David Davenport

Research Fellow
Biography: 

David Davenport is a research fellow at the Hoover Institution and a senior fellow at the Ashbrook Center. He specializes in constitutional federalism, civic education, modern American conservatism, and international law.

Davenport is the former president of Pepperdine University (1985–2000). Under his leadership, the university experienced significant growth in quality and reputation. Davenport cofounded Common Sense California and the Davenport Institute for Public Engagement and Civic Leadership. He also served on the board of California Forward, a major bipartisan reform group, and was a member of Governor Schwarzenegger’s California Performance Review Commission. He was a visiting fellow at the Ashbrook Center working on civic education from 2016 to 2018.

He is a regular columnist for the Washington Examiner and his study, "Commonsense Solutions To Our Civics Crisis," was published by the Orrin G. Hatch Foundation in 2020.

He has coauthored three books with his colleague Gordon Lloyd: How Public Policy Became War (2019), Rugged Individualism: Dead or Alive? (2017), and The New Deal and Modern American Conservatism: A Defining Rivalry (2013). These books offer distinctive ways of understanding both the current and the historic debates between progressives and conservatives.  

Davenport has also contributed chapters to Hoover books on values in a free society and legal threats to American values; and has authored articles in Policy Review on “The New Diplomacy” and “The Politics of Literacy.”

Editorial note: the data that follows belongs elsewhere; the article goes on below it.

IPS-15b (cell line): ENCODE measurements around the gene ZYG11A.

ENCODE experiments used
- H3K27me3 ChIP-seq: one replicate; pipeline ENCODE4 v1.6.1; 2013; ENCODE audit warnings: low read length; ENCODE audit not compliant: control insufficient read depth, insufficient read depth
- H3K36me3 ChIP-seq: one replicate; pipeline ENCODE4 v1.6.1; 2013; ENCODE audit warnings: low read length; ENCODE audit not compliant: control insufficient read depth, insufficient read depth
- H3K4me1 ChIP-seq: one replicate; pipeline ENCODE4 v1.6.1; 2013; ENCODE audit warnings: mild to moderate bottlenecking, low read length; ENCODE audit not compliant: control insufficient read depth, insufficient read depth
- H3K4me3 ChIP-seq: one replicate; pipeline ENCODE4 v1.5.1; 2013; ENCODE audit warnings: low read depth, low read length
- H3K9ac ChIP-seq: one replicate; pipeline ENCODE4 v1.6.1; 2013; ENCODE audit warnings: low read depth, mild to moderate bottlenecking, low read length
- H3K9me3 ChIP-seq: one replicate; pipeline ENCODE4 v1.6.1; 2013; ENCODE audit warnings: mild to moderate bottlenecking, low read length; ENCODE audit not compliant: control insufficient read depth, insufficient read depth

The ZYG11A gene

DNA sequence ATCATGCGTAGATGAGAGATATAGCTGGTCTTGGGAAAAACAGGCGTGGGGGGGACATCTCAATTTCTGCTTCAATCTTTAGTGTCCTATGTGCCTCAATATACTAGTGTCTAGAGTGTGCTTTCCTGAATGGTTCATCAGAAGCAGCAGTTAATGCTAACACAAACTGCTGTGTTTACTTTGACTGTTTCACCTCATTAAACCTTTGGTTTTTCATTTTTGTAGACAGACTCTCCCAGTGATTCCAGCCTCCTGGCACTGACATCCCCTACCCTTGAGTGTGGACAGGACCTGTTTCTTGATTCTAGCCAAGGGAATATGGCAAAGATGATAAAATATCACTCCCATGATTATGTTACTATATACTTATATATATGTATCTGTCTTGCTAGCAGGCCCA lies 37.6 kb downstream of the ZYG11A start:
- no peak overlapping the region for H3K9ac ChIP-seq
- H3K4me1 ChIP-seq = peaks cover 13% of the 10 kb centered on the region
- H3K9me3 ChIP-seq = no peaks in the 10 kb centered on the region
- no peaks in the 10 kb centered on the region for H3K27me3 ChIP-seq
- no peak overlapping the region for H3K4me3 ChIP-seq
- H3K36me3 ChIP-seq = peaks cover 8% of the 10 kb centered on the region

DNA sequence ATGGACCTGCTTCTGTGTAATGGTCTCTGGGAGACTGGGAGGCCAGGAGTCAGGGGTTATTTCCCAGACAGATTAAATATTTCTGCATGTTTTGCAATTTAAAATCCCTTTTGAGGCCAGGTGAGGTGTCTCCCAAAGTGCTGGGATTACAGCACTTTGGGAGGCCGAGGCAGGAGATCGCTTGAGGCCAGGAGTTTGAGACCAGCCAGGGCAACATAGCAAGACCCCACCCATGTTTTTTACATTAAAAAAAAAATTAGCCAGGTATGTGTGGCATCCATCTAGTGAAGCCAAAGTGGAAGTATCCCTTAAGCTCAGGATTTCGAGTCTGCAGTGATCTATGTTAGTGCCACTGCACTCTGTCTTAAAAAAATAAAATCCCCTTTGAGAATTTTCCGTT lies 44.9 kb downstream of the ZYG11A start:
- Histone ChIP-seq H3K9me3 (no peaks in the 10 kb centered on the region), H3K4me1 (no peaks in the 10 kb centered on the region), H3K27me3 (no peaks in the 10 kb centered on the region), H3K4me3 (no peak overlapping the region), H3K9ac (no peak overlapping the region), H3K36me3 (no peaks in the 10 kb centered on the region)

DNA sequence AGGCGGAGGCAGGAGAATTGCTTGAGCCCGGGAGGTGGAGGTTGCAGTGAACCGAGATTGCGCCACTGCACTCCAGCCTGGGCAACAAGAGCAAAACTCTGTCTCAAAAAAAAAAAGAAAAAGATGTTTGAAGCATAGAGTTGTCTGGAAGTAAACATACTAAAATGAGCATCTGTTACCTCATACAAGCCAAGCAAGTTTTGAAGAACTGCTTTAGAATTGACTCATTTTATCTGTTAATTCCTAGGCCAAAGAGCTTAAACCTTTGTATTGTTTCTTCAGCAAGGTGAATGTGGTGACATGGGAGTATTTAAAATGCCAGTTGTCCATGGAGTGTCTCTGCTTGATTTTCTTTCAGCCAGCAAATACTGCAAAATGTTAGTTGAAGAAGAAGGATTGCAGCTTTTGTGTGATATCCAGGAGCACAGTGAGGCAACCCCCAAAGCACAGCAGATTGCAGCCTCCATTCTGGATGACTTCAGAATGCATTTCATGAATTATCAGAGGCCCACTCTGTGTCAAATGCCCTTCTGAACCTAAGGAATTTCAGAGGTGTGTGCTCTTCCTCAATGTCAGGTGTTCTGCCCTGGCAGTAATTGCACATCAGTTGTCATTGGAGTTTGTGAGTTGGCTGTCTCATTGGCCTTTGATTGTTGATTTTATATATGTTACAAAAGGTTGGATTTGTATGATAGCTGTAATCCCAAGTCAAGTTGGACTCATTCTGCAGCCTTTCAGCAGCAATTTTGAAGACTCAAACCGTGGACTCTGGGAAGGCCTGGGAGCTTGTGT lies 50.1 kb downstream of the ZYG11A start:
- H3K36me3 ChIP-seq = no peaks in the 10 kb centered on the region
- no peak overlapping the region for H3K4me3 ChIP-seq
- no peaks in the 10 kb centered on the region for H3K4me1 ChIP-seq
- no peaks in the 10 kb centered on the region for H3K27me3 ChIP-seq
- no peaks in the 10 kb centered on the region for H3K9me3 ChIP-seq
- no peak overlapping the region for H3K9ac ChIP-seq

Davenport earned a BA with distinction in international relations from Stanford University and a JD from the University of Kansas’s School of Law, where he was elected to Order of the Coif and earned national and international awards in moot court competitions.

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Recent Commentary

Featured

We Must Learn From History, Not Cancel It

by David Davenportvia The Washington Examiner
Friday, April 9, 2021

Championship basketball coach Roy Williams of the University of North Carolina recently announced his retirement, saying he was “no longer the right man for the job.” People speculated on what he meant because he won a national championship only four years ago, but ESPN commentator and former coach Seth Greenberg doubtless got it right when he said it was the “business of college basketball” that drove him out. 

Analysis and Commentary

Biden’s Crisis Response Lays The Groundwork For A Liberal Push

by David Davenportvia The Washington Examiner
Wednesday, March 17, 2021

President Biden is apparently a graduate of the Rahm Emanuel school of public policy. As former President Barack Obama’s chief of staff, Emanuel famously said, “You never want a serious crisis to go to waste. ... It is an opportunity to do things you think you could not do before.” With his flurry of executive actions and the passage of the $1.9 trillion American Rescue Plan, Biden has shown he learned that lesson well as his immediate COVID-19 relief plans lay the groundwork for a longer-term liberal push.

Analysis and Commentary

Do We Need More Or A Different Kind Of Civic Education?

by David Davenportvia The Washington Examiner